FTA warn lorry drivers

Published: 27 May 2016

FTA warn lorry drivers
The Freight Transport Association recently warned many UK lorry drivers travelling internationally may struggle to find a fuel source near the Port of Calais, France, as protests over a new labour market reform bill continue. 
French motorways are holding up drivers with blockades of protesters, also meaning truckers struggle to fill up their tanks as many blockades seal off petrol stations.
Many stations have been closed due to the strikers or left with minimal supplies of petrol due to the protests around Calais, meaning many who could eventually find a station for fuel were only allowed to purchase 30 euros of petrol at a time as consequence of the protests and the issue stations are facing regarding fuel transportation. This has also had an impact across France, meaning many drivers are struggling to find fuel nationwide.
The association predict the problem will only worsen in the next few days as rallies are predicted to proceed over a new labour market reform bill.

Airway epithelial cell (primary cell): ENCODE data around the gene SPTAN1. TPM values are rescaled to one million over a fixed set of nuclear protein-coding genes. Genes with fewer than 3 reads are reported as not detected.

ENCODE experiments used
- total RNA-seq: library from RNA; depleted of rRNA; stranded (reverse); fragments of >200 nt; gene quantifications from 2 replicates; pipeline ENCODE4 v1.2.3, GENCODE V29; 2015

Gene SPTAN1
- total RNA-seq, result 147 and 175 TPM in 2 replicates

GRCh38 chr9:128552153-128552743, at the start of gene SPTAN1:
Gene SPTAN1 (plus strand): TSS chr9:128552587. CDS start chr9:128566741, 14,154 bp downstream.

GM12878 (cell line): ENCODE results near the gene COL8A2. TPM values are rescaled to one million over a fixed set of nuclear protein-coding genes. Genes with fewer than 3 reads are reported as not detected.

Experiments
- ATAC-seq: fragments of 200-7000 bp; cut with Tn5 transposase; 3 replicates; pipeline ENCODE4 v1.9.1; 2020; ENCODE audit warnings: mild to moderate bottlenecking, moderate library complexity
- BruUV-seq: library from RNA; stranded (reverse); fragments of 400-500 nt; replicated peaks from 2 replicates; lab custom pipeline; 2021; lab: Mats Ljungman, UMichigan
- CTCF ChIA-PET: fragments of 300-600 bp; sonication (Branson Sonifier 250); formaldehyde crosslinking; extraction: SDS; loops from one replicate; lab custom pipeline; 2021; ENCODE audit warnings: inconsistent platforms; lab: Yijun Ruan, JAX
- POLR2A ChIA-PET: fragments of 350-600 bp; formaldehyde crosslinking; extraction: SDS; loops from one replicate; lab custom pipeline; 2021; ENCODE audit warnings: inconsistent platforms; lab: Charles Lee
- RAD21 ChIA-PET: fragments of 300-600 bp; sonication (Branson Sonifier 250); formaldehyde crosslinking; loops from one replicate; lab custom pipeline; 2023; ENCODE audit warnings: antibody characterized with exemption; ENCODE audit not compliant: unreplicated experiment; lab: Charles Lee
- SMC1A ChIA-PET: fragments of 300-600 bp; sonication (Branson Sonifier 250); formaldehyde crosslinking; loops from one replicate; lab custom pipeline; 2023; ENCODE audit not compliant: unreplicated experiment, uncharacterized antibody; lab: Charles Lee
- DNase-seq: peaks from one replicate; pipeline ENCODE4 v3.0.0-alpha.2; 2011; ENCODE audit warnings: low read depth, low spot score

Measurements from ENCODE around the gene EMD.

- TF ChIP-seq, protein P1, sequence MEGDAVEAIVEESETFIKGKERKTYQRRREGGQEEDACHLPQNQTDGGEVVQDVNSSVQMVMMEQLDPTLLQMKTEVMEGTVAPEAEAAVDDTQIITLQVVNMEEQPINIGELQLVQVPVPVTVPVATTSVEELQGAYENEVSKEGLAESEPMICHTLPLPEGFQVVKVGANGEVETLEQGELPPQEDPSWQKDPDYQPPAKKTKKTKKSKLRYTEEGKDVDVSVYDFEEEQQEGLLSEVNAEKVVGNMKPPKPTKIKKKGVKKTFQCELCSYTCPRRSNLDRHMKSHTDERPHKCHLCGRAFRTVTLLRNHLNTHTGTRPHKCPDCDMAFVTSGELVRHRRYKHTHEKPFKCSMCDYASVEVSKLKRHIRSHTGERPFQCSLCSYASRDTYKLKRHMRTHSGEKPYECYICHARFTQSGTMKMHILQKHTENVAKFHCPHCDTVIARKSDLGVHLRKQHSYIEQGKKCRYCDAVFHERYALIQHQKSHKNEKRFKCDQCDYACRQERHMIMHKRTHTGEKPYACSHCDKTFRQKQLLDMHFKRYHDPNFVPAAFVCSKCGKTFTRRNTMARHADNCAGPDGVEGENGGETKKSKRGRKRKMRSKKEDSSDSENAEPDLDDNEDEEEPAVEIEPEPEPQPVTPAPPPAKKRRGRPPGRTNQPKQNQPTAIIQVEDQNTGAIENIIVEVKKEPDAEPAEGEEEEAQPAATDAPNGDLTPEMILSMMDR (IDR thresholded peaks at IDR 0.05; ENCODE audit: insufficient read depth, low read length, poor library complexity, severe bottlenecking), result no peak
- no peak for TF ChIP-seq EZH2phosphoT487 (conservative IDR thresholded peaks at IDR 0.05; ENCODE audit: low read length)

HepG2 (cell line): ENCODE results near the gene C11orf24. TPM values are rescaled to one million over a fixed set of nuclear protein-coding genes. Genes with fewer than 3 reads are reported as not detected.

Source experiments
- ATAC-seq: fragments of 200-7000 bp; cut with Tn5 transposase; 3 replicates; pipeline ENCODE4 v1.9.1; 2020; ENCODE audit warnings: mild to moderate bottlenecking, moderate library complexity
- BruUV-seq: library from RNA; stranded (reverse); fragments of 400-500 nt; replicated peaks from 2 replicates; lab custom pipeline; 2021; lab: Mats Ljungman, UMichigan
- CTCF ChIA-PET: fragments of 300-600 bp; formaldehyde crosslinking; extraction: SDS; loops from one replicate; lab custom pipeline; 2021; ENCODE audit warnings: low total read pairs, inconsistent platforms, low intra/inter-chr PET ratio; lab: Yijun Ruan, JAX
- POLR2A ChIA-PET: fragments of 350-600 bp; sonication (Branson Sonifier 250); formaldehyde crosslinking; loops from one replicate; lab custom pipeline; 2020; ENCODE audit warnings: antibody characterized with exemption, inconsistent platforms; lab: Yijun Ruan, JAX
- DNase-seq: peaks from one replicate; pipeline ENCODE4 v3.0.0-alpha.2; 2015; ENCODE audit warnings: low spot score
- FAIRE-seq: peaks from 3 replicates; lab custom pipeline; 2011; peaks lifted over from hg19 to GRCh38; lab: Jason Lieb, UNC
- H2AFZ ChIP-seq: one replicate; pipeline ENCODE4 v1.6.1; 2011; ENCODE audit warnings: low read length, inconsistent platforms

There is concern this will have an impact on the Euro 2016 football championship. While the Government promises the fuel crisis will have no impact on the championship there is no word of when the strike is set to end. There will also be an estimated 500,000 UK football fans crossing the Channel over the next few weeks putting additional pressure on the Government to end the protests.
In regards to the protests, President François Hollande stated: ““May 1968 involved millions of people, students occupying universities, workers occupying factories,” he said. “This is just a traditional conflict.”
In discussion of last summer’s protest by ferry workers, deputy chief executive of the FTA, James Hookham stated: “The damage caused to our members was far-reaching and this can’t be allowed to happen again. The Port of Calais handles £89 billion worth of the UK trade every year – it’s a vital trade route that must be protected.”
The police force have tried to contain the strikers as much as possible, resorting to using tear gas and water cannons to control the protesters. The strike could also have a major impact on tourism in France over the summer. The protests are predicted to continue Tuesday and Thursday.
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